Scoring Tables for MCAT

MCAT Scoring Tables and Statistics

What are MCAT Scoring Tables?

Every year the Association of American Medical Colleges (AAMC) publishes the MCAT exam statistics on their website. This is done using a scoring table, which presents facts and figures, such as the percentiles, scaled scores and raw scores of the exam, of that particular year. The AAMC has been making the scoring tables since a very long time. A scoring table of MCAT is a representation of scores on all administrations around the world in a particular year. Presently, one can find the data for the past ten years on AAMC's website. To request for a scoring table, of the years prior to the past ten years, you need to mail the AAMC at mailto:amcas@aamc.org

Importance of an MCAT Scoring Table

The final percentile of an individual is awarded in comparison and in relation to all other test-takers of a given year. This is what a percentile determines. The test scores are calculated on a curve. It is a standardized practice for almost all competitive exams. A curve helps in the conversion of a raw score to a scaled score. The process of converting a raw score into a scaled score is known as equating. Equating basically sets right the minor variations that occur between two tests, with regards to the difficulty level, editions of tests etc. The scoring table is a sum total of all these factors that are laid in a comprehensive manner by the AAMC for the sake of convenience. The point to be noted here is that the scoring table only retains scores that measure academic knowledge and skills that are needed to qualify for admission in a premed school. These have been used extensively by both academicians and colleges to better understand the role of the test in producing better doctors. Sometimes the statistics in these tables have been useful for changing questions types or paper patterns to check in the intake of medical students into colleges.





How To Understand An MCAT Scoring Table

The scoring table of MCAT publishes statistics. These statistics are important for enhancing your understanding of the viability of your scores. Let us look into the details of what constitutes a table and how to understand it better.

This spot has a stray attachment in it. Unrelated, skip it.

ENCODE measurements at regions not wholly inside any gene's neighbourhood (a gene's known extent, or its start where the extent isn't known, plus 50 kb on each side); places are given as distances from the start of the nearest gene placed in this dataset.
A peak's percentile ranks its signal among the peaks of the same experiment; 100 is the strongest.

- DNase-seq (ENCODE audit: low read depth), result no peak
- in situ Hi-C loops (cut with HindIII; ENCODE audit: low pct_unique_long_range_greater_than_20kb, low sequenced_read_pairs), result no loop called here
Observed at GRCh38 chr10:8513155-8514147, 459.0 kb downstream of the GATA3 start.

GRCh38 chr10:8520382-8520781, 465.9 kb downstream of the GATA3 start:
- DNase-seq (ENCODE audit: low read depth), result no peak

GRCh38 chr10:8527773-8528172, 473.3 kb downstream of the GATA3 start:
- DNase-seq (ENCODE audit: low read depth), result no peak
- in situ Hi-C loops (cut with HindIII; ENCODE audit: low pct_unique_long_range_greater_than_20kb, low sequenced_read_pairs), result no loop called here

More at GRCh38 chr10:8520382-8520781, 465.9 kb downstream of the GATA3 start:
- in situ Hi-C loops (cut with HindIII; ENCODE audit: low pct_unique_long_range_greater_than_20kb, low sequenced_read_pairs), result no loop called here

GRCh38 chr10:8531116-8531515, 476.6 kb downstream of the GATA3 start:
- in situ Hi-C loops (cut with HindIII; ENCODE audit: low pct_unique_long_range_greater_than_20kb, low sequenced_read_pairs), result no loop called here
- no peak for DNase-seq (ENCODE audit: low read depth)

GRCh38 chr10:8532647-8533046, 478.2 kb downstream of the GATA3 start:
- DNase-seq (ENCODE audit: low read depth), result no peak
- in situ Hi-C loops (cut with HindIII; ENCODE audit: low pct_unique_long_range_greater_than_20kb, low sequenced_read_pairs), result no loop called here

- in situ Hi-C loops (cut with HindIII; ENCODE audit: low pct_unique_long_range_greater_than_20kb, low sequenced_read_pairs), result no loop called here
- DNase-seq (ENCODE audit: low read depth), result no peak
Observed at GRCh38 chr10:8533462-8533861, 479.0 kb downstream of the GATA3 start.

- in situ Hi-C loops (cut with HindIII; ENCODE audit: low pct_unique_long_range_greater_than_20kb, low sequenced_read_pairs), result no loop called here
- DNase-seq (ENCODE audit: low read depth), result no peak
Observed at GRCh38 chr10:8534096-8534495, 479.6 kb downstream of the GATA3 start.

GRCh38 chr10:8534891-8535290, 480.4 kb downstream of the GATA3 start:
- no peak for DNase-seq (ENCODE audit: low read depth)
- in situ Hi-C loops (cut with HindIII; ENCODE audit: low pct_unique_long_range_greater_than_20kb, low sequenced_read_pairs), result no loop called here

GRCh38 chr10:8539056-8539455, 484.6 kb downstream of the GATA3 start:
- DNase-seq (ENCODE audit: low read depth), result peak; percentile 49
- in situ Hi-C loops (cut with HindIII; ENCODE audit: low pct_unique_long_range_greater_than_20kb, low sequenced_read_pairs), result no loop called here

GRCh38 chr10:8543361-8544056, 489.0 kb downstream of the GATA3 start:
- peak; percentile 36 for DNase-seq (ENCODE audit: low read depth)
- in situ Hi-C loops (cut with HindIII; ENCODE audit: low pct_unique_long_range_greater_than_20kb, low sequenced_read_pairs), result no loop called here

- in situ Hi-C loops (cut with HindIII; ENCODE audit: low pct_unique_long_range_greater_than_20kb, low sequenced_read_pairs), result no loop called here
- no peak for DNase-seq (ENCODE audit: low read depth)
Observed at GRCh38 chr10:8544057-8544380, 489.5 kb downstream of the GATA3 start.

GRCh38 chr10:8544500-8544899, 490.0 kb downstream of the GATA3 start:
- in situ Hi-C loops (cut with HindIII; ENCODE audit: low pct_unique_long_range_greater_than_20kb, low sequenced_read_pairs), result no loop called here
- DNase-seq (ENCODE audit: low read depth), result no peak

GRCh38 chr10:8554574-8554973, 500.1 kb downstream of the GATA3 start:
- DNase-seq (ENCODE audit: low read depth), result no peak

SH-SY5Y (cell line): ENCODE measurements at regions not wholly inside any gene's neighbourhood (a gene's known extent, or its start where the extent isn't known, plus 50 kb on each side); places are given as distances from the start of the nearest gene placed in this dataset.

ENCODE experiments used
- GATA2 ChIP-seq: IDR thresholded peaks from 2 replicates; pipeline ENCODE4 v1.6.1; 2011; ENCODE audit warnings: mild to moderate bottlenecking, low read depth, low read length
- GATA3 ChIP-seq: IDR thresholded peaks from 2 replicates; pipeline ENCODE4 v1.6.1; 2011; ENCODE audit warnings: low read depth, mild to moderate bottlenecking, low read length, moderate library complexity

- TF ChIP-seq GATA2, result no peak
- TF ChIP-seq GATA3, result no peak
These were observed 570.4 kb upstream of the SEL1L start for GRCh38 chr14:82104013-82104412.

• Scores of similar measurements should be compared. For example, your scores in the Verbal Reasoning section must be compared to that of other test-takers' Verbal Reasoning section scores and not Biological Sciences section scores, since this will be deemed as inaccurate.
  • Percentile ranks are very important aspects of scoring tables and can be used as a measure of comparison since the percentile ranks are based on test-takers who have taken the test in the recent 3-year period.
  • Scores presented in these scoring tables are based on a system of 'Standard Error Measurement'. Simply put, don't make decisions on your scores based on very small score differences.
  • Score tables also help in measuring the overall 'deviation' from the mean score (25.1). Deviation in this case means how far away the test-takers are from the mean score, which is also the average score.

The table consists of test scores in a bar graph as well as in a tabular format. Bar graphs are formed between the actual scores achieved on the scale of 2 to 44. The tabular format on the other hand lists the scaled scores adjacent to the 'percent achieving score' and then comes the percentiles. So if you have a scaled score of 36, from a sample table you can determine that your 'percent achieving score' is 1.6 and your percentile is between 95.9 to 97.3. Here is a link to the latest 2011 scoring table that has been published by AAMC https://www.aamc.org/students/download/264234/data/combined11.pdf.




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